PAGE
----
- Make flashcards with a question on one side and the answer on the other, then quiz yourself
- Write outlines for any sample essay questions provided by the professor
- Make “Cornell notes”: Draw a line down your page about one-third of the way from the left edge; write questions in the left column of your page; write the answers to your questions directly across in the right column; cover up the answers and quiz yourself.
(These tips are from the SLC resource "Exam Preparation: Five Key Strategies")
Prepare an exam prep inventory
Watch this short video that explains what an exam prep inventory is and why and how to prepare one.
Deep processing: Make it meaningful
Frequent review is the key to memory, but how you review matters. Just mindlessly scanning over text on a regular basis is of limited use, as is trying to memorize wording without thinking about its meaning. A better approach is deep processing. This involves thinking about the material in the following ways:
- As you are reading, stop after every paragraph, assess your retention of the material by trying to state the main points in your own words, and think about the information in ways described below.
- Relate what you are learning to your prior knowledge from earlier in the course, other courses, or just general knowledge. Elaborate on the new information by thinking of your own examples, and thinking about how it is similar to and different than other material you have learned.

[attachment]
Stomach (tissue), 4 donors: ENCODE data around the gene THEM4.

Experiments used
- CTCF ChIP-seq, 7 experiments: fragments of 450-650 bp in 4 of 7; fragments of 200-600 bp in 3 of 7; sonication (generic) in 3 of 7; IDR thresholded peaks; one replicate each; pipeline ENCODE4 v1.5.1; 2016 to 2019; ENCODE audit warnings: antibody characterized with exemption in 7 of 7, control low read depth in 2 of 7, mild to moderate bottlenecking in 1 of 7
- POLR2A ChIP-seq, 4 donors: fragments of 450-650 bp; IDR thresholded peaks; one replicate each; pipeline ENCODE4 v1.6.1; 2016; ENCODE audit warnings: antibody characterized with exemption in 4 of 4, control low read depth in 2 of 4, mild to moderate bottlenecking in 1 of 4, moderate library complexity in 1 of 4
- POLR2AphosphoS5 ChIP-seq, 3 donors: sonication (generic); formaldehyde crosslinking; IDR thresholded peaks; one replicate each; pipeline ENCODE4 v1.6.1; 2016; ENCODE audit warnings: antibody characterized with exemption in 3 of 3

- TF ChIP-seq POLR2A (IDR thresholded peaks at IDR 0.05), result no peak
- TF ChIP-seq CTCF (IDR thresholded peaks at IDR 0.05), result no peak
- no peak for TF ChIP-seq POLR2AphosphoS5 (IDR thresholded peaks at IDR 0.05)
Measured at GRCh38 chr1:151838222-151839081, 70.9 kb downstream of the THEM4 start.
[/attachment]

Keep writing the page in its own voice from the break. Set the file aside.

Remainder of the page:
- Relate what you are learning to your personal experience. For example, think about how a concept in Economics may impact your personal financial well-being. Or in a Chemistry class, think about applications to pharmaceuticals or consumer products you, or a family member, use.
- Find or develop questions for yourself about the material, in the same format in which you will be tested (e.g.: multiple choice, essay, True/False). Think about what questions you would ask if you were the professor. Exchange questions with classmates and review the material through answering questions.
(This tip is from the SLC resource "Improve your Memory")
Tips for managing exam anxiety:
Use test-taking strategies
- Do a “memory dump” of information you are afraid you will forget on the back of the exam when you first receive it.
- Read through the exam at the beginning and figure out how much time to spend on each question, according to what each question is worth.
- To build confidence, start with questions you know rather than focusing on the ones you don’t.
- Start with any multiple-choice or True/False section to gain clues that might help you answer other questions.
- Take 30-second “mini-breaks” at specified points during the exam to use a relaxation strategy such as closing your eyes, relaxing your hands, and breathing deeply.
If your thoughts are racing and your mind becomes cluttered with worries:
- Don’t focus on getting rid of the anxiety because that will only feed the anxiety;
- Mentally yell “STOP” to break the cycle;
- Take a 30-second “mini-break”;
- Concentrate hard on a specific sensation (e.g.: the hum of the lights in the room) to clear your mind of anxiety; OR
- Be with your anxiety – concentrate on your physical symptoms. If you can completely experience a physical sensation, it often disappears.
Use anxiety reduction techniques
- Learn and practice, on a daily basis, relaxation and visualization techniques so they will come easily to you at exam time.
- Check SFU's Health and Counselling Service's resources on stress and relaxation.
- While preparing for the exam, visualize a positive exam-writing experience. Seneca College has helpful techniques on memory and the SLC has additional resources on exam anxiety.
If your exam anxiety is serious and persistent, visit Health and Counselling Services at MBC 0300, 778-782-4615.
(These tips are from the SLC resource "Exam Preparation: 8 Strategies for Reducing Exam Anxiety")
Looking for other exam advice? You can still book a learning consultation at the SLC.
Wishing you a productive, prepared exam season.
- Your Student Learning Commons